Alarming new data shows that coal, liquid fuels and gas are strengthening their grip on Africa’s power sector. Investments in renewables are too slow to keep pace with demand growth. With the ink still drying on Katowice’s COP24 agreement, Terje Osmundsen’s latest blog post makes for urgent reading…
Wind is growing in Africa, but not fast enough to keep up with fossil fuel growth
Despite all the talk of making Africa greener, the share of renewables in Africa’s power production actually dropped in the period from September 2017 to September 2018. This alarming statistic was presented at the launch of the 2018 African Energy Data Book, on the occasion of the Africa Investment Exchange in London November 15, 2018.
According to the same publication, the proportion of renewable energy in the generation mix has declined so far in 2018 in all regions except Central Africa.
Despite a slight increase in the overall share of wind and solar in three of the five regions, the slow growth in hydro combined with sustained growth in all forms of hydrocarbons resulted in an overall increase in the share of plants running on hydrocarbons and a corresponding reduction in the shares of renewables.
The use of both of the two most polluting sources of power production, coal and liquid fuels, is still growing in Africa.
Since 2010, coal power has increased its installed capacity in Africa by 13%, and is expected to peak in 2022 at 60 GW.
Perhaps more surprising is the increased reliance on liquid fuels – diesel, HFO (High Sulphur Oil) and other fuels – in the power sector. Overall, the share of plants running exclusively on liquid fuels rose from 8,6% to 19% in 2018. In addition, a large share of the dual gas/liquids-powered plants built in Africa are running on liquids as well.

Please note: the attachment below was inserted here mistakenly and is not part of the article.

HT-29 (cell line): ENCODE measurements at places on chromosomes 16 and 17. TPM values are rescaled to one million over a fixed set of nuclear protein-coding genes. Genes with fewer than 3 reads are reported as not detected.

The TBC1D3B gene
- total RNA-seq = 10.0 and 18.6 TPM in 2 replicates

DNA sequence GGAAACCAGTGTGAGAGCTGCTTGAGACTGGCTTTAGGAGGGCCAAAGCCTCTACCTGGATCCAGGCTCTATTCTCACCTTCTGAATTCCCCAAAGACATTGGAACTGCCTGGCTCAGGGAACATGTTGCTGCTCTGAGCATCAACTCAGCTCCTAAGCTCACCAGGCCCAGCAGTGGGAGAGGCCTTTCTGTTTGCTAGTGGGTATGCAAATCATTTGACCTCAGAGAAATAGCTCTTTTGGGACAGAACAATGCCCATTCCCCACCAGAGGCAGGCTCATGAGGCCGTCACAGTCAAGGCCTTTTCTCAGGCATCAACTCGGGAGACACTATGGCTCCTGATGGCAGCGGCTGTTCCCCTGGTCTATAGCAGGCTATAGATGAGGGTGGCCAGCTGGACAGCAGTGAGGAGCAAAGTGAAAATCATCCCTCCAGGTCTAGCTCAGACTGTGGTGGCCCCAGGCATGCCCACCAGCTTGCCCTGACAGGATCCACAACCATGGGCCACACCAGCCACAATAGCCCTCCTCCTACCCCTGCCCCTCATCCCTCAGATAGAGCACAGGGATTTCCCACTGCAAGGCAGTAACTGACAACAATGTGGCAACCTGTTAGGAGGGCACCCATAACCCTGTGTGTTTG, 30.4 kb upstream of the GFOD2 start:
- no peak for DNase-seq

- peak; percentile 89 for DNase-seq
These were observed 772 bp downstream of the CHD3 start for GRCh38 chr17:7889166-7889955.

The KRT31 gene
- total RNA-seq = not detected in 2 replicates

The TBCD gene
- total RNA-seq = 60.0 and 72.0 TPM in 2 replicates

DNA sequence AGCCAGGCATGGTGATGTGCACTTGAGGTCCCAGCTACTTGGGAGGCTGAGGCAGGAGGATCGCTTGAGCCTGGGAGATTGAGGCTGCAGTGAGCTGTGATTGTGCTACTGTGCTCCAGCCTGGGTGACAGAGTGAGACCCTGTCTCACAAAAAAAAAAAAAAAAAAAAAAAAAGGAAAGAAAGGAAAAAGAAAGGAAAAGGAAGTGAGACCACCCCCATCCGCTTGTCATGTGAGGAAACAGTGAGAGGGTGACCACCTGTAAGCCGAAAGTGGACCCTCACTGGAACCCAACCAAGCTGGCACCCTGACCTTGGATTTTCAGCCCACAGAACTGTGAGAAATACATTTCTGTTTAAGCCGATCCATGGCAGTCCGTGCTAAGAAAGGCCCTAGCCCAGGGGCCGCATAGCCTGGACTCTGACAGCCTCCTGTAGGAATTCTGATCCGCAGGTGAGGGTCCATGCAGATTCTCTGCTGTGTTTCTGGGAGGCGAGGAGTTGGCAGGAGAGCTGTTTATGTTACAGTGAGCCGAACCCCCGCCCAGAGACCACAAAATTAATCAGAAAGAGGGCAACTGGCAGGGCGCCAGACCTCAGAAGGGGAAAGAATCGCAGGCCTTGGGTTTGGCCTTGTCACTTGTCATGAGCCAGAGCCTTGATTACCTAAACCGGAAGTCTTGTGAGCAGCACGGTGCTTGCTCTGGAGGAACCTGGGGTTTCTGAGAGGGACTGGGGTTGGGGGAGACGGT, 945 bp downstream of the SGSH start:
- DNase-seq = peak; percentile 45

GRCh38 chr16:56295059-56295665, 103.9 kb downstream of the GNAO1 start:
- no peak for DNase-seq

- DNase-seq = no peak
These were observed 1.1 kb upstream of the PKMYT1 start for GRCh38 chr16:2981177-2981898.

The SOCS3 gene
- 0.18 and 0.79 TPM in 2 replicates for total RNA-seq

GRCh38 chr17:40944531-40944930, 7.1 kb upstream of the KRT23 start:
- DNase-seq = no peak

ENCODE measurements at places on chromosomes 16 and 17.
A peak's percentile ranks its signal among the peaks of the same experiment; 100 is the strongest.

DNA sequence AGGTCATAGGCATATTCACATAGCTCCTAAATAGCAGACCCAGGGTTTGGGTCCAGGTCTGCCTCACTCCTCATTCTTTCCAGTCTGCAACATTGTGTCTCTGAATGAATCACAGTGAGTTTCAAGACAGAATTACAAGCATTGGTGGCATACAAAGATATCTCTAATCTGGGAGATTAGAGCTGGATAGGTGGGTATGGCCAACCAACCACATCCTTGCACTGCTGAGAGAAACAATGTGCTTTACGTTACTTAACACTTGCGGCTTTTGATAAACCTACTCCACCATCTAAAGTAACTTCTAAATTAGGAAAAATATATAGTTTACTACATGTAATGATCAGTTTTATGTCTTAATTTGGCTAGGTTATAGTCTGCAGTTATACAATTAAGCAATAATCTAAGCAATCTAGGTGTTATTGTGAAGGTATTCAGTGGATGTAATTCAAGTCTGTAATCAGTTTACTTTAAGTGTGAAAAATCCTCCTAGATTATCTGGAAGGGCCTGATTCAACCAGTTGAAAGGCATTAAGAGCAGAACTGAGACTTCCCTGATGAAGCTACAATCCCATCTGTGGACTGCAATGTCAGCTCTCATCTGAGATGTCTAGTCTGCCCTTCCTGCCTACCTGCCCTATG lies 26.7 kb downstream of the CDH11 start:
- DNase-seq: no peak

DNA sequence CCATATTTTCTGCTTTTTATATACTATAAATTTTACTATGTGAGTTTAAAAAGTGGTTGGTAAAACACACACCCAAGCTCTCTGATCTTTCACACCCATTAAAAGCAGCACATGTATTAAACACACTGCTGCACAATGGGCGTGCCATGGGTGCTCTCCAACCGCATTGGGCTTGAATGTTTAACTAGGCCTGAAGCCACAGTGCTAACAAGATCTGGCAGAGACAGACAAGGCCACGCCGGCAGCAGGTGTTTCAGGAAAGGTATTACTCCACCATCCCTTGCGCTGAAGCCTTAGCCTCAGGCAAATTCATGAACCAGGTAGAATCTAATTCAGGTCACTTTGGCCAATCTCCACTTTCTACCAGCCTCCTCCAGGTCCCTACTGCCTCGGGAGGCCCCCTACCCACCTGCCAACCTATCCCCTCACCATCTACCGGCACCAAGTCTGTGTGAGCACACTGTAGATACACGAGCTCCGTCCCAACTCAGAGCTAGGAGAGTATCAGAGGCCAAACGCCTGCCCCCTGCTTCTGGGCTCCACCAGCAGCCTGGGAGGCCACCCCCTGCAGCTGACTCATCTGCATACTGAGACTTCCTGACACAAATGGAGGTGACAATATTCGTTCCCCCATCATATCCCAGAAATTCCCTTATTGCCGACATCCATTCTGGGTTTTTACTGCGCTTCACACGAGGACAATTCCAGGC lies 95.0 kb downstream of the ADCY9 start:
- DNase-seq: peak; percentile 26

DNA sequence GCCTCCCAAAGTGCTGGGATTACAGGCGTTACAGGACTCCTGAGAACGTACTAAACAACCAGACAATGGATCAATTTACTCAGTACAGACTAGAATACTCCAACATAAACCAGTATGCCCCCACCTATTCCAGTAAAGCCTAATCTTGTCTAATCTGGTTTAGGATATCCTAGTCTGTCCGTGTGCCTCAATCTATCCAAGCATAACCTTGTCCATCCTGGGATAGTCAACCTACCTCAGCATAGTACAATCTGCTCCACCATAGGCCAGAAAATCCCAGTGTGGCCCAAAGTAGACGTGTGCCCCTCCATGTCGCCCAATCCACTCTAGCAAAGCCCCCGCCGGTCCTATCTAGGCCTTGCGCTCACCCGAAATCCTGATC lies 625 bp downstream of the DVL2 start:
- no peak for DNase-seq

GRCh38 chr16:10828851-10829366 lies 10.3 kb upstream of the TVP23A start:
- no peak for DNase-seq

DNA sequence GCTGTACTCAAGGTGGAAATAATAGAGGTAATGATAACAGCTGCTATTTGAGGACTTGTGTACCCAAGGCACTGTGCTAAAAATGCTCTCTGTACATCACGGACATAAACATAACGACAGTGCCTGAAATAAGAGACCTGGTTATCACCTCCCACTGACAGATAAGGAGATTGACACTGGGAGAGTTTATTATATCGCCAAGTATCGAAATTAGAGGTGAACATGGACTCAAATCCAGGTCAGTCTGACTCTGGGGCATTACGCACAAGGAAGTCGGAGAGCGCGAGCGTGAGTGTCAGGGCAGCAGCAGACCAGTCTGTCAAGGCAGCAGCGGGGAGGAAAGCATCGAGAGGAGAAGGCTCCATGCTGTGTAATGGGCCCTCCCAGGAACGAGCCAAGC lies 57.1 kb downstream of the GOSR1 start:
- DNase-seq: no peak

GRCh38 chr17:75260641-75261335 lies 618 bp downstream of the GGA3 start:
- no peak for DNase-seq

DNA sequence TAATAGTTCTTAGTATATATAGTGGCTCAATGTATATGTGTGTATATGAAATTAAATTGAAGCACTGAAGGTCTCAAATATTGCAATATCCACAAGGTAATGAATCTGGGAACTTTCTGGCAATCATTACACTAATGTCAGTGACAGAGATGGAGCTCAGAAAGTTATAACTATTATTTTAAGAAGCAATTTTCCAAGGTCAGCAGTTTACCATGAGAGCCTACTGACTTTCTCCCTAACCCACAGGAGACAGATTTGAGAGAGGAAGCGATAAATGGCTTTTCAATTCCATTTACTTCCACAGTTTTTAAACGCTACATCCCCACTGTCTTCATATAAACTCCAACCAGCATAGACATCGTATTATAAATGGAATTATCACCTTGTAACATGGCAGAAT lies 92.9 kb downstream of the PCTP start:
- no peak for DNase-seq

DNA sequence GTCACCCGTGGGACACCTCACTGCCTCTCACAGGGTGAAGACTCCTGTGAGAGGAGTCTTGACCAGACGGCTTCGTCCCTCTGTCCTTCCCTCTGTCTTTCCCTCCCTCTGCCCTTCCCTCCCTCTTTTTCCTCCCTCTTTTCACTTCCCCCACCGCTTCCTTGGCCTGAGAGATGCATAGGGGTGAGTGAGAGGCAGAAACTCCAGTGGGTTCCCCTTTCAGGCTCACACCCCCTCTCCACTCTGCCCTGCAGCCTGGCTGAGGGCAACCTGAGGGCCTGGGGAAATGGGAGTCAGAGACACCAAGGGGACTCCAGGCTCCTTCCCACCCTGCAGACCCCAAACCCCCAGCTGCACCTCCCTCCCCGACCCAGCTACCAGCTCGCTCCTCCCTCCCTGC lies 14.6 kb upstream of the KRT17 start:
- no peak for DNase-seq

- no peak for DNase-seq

the proportion of renewable energy in the generation mix has declined so far in 2018 in all regions except Central Africa
In reality, the dominance of fossil fuels in Africa’s electricity generation is even higher than accounted for here. This is because the African Energy Live Data does not include the so-called “Emergency power” segment, i.e. the millions of distributed diesel “gensets” (generators) feeding directly into large and small energy users across Africa.
Emergency power from diesel generators typically counts for 10–20 percent the total generating capacity in Sub-Saharan Africa, according to a recent study cited in my blog post: Energy access for all – a double-edged sword?
In Nigeria alone, it is estimated that the country’s 9-million generators emit 19-million tons CO2 per year, equal to the emissions from 4–5 average-sized coal power plants.
The growing dependence on fossil fuels in power generation highlights the urgent need to accelerate investments in renewables across the continent.
But experience shows that the conventional strategy of mainly relying on centralised power plants combined with high-voltage transmission to the population and economic centres take far too many years to implement and often become more expensive than originally anticipated.
The obvious solution is a move to distributed renewable generation – i.e. generation closer to the user and often behind the user’s meter – it would bring affordable power to Africa’s users more quickly – and at a lower cost than the alternatives. Sadly not obvious enough.
EDITOR’s NOTE: Re-published by kind permission. Original post by Terje Osmundsen, Founder & CEO, Empower New Energy, from his excellent Energy and Climate blog.